Software & Website Localization
In this age of globalization, markets have become more and more internationalized, hence giving rise to the need to provide information in a variety of languages. This is especially true for the software market, where the product itself consists nearly exclusively of localizable information.
The NuFantex Software & Website Localization Process
1. Planning & evaluation
Firstly, we will plan the project with you, listen attentively to your needs, and inform you clearly on what we can deliver and by when. We will also highlight any regulatory and cultural adaptation issues that have to be considered specifically for your project. In addition, we will also provide our clients with project engineering analyses, including requirements specification and process definition.
2. Extracting assets from the software source into translatable formats and re-integrating them
Once all issues have been identified and resolved in the pre-project consultation phase, we will extract all translatable elements from your software product using a variety of applications, and then re-integrate them after translation.
3. Linguistic Testing
Setting up bug report formats or databases
Identifying localization issues in the client's build environment
Taking localized screen shots
User interface testing
Regression testing and bug fixing
4. Localization Testing
What localization testing services do NuFantex have to offer?
Localization testing services offered by NuFantex fall primarily into three categories:
Basic Functionality Testing
Advanced Functionality Testing
Basic Functionality Testing
Basic functionality testing includes:
Validating that the program installs and uninstalls correctly on the native operating system
Reviewing the user interface and related options, such as verifying that the text strings fit properly into their dialog boxes, and that currency, time, etc., are correct and in appropriate formats
Confirming that all text strings are in the appropriate language
Verifying that the final localized product functions as required
Advanced Functionality Testing
Advanced functionality testing comprises all of items of basic functionality testing, and further includes a review by native language Test Engineers for enhanced linguistic quality assurance. Advanced functionality testing includes:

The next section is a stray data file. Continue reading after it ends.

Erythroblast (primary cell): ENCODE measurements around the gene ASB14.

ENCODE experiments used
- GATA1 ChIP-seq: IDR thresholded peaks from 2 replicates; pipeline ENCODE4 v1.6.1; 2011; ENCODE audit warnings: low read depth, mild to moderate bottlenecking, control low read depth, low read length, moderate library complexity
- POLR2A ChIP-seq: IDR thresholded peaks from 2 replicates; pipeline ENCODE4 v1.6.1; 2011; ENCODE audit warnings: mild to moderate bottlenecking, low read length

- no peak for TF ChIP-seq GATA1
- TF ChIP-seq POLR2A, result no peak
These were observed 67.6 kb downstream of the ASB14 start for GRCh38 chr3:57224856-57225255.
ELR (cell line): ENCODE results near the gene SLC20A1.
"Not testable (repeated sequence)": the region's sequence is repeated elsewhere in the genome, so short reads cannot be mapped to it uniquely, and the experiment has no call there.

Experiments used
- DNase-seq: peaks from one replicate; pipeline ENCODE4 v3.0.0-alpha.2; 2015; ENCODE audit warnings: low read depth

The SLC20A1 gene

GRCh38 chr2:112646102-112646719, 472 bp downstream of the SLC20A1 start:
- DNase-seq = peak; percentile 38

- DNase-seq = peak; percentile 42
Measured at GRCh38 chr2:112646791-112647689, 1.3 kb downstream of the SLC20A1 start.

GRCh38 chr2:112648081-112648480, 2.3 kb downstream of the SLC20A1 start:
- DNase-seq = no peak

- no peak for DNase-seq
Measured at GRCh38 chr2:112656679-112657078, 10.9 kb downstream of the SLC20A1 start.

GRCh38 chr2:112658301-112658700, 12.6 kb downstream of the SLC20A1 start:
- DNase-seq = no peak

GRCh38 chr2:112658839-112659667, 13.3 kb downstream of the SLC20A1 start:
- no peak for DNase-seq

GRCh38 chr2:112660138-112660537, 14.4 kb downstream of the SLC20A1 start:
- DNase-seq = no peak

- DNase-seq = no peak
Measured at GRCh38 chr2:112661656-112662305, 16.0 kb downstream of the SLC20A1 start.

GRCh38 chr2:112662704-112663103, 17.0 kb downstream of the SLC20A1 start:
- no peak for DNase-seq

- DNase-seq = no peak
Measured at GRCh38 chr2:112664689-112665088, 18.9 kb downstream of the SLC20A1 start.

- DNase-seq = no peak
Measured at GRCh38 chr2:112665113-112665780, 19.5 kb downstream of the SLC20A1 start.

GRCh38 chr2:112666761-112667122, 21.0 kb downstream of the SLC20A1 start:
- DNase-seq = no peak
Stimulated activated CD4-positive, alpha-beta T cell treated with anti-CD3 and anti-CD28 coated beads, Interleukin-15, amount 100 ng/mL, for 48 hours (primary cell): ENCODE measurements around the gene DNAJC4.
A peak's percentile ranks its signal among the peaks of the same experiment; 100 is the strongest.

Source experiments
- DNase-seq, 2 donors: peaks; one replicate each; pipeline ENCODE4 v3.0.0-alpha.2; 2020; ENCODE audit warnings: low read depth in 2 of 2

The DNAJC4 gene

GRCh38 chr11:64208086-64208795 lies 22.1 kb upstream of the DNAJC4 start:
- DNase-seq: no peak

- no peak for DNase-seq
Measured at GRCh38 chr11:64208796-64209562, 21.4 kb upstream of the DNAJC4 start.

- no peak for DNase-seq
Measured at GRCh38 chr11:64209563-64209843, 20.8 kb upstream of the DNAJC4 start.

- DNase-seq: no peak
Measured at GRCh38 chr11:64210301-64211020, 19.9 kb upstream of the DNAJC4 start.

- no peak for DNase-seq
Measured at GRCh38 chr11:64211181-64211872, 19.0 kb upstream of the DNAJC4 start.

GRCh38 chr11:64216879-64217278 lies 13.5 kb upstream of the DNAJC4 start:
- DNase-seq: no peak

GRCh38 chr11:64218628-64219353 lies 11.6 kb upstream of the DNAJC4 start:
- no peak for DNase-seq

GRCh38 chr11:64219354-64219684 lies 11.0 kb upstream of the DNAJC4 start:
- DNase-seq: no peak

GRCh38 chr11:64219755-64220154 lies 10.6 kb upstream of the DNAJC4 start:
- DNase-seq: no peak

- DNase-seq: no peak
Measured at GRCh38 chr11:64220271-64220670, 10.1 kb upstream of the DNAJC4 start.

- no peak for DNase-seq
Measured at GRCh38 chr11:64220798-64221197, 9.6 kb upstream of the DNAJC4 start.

Checking the product for linguistic inconsistencies both within the program and between the software components and Help files
Verifying that spelling, grammar, and sort order are correct for the localized versions.
Verifying that idiomatic usage is correct throughout the localized product.
During comprehensive testing, trained translators and software engineers conduct both comprehensive linguistic and functionality testings.
How can NuFantex help with localization testing?
At NuFantex, we appreciate that localization testing of a product on multiple operating systems and in a wide range of language settings is no small feat, especially when pressed with a tight deadline. We also recognize that the skills needed to conduct localization testing are very specialized, and due to the cyclical nature of testing, specialists can be hard to find and even harder to keep. Consequently, more and more companies are turning to qualified, dependable, external sources like NuFantex for localization testing.
NuFantex has made several strategic moves to ensure that we provide the highest quality and most cost-effective localization testing available today, including:
Hiring localization testing experts.
Investing in localization testing training.
Signing collaboration agreements with other labs in Europe, Taiwan, Japan, and India to provide native language support and additional localization testing services where needed.